To start this privilege decision-making process, the party seeking the putatively privileged information must file a Rule 37(a)(1)(B)(iv) motion to compel.  Although the party seeking discovery files the motion, the party asserting the privilege or non-disclosure doctrine has the burden of proving the protection applies.

Motion for Protective Order

In RX Savings, the defendant properly filed a Rule 37 motion to compel seeking production of communications involving in-house counsel and a Board member that the plaintiff withheld as privileged. The plaintiff did not file a response to the motion.

Instead, the plaintiff filed a FRCP 26(c) motion for protective order. This rule simply provides that—

The court may, for good cause, issue an order to protect the party or person from annoyance, embarrassment, oppression, or undue burden or expense.

One of the enumerated remedies is “forbidding the disclosure or discovery.” But as the RX Savings court stated, “attorney-client privilege isn’t a proper ground for a protective order”:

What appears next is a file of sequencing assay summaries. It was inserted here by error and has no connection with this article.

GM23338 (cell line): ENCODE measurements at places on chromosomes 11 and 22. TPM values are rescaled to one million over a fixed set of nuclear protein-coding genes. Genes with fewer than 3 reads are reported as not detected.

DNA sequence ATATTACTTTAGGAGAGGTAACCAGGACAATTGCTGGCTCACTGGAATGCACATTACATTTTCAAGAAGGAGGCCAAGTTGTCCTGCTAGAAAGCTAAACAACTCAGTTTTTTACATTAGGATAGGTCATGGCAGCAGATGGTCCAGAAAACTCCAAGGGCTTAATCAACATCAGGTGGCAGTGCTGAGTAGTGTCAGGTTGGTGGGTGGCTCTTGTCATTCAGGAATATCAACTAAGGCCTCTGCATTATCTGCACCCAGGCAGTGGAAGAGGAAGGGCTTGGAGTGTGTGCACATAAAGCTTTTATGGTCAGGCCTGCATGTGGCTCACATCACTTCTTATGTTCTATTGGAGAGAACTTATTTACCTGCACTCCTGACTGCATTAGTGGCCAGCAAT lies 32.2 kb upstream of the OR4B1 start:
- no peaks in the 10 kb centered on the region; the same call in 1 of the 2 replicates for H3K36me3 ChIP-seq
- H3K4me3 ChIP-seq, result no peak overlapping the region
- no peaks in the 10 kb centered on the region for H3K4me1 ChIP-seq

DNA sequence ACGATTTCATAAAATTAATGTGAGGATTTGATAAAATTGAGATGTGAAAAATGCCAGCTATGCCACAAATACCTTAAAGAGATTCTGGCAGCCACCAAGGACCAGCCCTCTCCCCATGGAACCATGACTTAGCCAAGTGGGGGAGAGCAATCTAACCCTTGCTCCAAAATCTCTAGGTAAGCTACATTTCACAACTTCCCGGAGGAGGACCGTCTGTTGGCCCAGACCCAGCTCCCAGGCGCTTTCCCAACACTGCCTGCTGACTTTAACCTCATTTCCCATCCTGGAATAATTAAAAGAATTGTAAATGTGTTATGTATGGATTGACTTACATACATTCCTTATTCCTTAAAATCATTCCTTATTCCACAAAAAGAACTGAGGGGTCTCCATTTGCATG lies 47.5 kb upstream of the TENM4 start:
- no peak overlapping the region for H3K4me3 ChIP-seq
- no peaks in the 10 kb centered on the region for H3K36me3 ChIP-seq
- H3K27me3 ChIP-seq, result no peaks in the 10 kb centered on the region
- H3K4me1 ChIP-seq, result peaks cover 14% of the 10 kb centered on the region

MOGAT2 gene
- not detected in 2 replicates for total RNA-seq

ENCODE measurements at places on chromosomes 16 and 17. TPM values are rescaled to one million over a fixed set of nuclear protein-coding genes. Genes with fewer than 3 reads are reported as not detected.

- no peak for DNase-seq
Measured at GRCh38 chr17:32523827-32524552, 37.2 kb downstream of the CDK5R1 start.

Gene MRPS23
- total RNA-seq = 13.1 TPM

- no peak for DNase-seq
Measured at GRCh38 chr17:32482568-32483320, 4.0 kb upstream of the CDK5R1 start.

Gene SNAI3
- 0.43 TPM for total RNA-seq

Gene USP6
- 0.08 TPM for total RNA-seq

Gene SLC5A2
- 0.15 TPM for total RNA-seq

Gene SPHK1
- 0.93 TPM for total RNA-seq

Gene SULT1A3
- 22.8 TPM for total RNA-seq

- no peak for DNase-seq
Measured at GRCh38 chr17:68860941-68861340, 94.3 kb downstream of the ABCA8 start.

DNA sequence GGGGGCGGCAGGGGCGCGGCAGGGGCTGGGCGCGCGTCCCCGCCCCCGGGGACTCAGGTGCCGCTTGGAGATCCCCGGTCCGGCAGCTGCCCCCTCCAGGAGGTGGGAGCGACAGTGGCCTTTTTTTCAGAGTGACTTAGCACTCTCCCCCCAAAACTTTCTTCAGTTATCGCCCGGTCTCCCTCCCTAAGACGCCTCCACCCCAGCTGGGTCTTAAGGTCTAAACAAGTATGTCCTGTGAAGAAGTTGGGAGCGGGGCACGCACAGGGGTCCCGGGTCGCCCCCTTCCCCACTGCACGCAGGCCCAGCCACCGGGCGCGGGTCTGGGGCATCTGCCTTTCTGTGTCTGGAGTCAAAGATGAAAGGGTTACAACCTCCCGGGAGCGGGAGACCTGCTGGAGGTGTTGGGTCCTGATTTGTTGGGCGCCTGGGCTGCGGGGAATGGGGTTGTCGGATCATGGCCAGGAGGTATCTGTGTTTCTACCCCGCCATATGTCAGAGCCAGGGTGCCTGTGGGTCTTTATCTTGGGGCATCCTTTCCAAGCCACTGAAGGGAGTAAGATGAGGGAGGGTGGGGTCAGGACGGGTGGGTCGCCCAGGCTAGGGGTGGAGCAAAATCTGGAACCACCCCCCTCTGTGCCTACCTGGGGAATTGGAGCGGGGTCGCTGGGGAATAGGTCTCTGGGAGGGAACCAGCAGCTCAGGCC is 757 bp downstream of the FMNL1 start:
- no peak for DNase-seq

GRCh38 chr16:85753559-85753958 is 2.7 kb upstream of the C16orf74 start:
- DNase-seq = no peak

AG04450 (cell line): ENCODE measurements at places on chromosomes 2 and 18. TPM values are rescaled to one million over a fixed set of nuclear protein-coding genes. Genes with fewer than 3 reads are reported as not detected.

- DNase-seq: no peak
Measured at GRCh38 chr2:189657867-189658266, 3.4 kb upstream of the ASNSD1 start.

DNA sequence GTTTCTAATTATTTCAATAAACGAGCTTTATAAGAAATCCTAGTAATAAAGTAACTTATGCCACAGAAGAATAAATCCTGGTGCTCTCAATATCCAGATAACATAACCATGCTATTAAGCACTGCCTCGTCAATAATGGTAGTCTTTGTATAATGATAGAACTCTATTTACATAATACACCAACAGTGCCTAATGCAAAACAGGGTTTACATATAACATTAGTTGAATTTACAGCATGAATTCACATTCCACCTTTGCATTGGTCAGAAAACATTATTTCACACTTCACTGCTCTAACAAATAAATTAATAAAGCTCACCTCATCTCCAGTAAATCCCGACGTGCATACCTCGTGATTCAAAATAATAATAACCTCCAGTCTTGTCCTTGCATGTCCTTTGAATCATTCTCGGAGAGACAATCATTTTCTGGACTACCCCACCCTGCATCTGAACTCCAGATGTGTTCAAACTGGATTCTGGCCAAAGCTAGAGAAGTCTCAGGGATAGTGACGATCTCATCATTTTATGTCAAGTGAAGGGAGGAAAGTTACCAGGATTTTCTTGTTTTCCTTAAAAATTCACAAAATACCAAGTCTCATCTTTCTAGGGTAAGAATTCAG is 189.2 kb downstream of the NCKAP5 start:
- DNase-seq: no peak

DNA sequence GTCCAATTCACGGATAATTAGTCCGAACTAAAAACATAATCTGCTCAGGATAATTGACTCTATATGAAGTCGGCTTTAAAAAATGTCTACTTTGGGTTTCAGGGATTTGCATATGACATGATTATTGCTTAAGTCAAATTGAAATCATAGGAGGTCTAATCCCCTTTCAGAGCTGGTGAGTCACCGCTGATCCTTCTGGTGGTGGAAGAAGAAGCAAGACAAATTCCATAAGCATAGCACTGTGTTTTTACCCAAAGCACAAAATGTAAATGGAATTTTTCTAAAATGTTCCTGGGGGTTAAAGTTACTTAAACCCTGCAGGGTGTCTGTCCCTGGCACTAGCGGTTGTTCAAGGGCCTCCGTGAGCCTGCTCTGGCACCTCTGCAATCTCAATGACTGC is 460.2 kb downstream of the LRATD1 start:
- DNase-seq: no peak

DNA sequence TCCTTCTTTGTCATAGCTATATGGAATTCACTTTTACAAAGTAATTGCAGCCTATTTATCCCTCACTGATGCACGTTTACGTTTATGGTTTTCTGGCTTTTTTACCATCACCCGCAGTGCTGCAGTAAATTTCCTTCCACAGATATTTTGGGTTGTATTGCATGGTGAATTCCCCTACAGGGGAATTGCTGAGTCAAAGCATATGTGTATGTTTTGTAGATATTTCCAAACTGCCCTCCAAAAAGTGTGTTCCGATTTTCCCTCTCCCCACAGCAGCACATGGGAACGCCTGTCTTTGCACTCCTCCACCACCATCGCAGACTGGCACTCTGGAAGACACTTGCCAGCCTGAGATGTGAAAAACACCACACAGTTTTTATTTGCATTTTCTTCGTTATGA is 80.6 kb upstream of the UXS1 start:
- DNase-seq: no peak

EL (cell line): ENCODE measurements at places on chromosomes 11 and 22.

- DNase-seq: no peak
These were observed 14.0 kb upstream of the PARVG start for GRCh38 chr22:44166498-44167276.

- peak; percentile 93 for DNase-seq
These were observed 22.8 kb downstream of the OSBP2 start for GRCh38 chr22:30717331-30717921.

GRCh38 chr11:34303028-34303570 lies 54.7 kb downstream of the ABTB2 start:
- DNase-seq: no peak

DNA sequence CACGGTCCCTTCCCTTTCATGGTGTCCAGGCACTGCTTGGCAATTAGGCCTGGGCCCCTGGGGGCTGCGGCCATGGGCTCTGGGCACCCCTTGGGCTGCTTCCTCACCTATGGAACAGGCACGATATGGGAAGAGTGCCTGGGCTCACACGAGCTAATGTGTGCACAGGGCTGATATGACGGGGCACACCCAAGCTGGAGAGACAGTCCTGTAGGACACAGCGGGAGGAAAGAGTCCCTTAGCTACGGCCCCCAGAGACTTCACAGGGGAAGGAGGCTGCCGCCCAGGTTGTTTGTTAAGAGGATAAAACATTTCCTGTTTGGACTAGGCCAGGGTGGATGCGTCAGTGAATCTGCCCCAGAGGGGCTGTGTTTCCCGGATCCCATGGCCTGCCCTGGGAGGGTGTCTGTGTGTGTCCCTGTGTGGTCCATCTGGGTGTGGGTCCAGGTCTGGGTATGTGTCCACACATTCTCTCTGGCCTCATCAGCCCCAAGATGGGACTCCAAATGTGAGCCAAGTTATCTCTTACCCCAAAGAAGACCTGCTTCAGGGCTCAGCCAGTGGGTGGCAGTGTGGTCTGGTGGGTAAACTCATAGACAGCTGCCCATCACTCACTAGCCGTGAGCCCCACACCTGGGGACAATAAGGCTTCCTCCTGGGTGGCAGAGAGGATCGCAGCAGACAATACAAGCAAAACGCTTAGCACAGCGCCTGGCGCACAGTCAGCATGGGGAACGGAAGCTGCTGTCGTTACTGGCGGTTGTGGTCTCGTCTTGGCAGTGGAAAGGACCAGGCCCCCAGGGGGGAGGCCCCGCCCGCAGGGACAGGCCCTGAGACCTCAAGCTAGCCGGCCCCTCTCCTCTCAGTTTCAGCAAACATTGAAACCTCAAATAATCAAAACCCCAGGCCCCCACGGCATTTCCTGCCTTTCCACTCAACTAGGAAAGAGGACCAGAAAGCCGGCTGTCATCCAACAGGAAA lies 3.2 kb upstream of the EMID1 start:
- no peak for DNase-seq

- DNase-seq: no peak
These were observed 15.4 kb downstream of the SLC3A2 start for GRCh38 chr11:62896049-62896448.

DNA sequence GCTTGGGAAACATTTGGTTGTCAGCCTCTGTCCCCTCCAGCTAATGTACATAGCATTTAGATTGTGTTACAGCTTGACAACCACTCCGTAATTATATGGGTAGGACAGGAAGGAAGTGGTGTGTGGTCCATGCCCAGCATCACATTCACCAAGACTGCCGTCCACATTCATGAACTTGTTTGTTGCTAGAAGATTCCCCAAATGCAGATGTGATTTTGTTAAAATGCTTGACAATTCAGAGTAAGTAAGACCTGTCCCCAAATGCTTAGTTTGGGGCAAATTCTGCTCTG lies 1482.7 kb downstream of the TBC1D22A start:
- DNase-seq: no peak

Rule 26(c) does not provide for any type of order to protect a party from having to divulge privileged information or materials that are not calculated to lead to the discovery of admissible evidence.

Rather, the court noted, the “plaintiffs should have appropriately asserted their objections to the e-mails at issue through an opposition to the motion to compel.”

The court could have simply denied the protective-order motion on these grounds. And if so, it could have granted the motion to compel because the plaintiff never formally opposed it. But the court applied leniency and addressed the privilege objections on the merits.

And guess what? The plaintiff won with the court sustaining its privilege objections.

But think of the alternative outcome—the plaintiff, with clearly valid privilege objections, could have lost those objections because it filed a protective-order motion rather than following the process outlined above.

Yikes.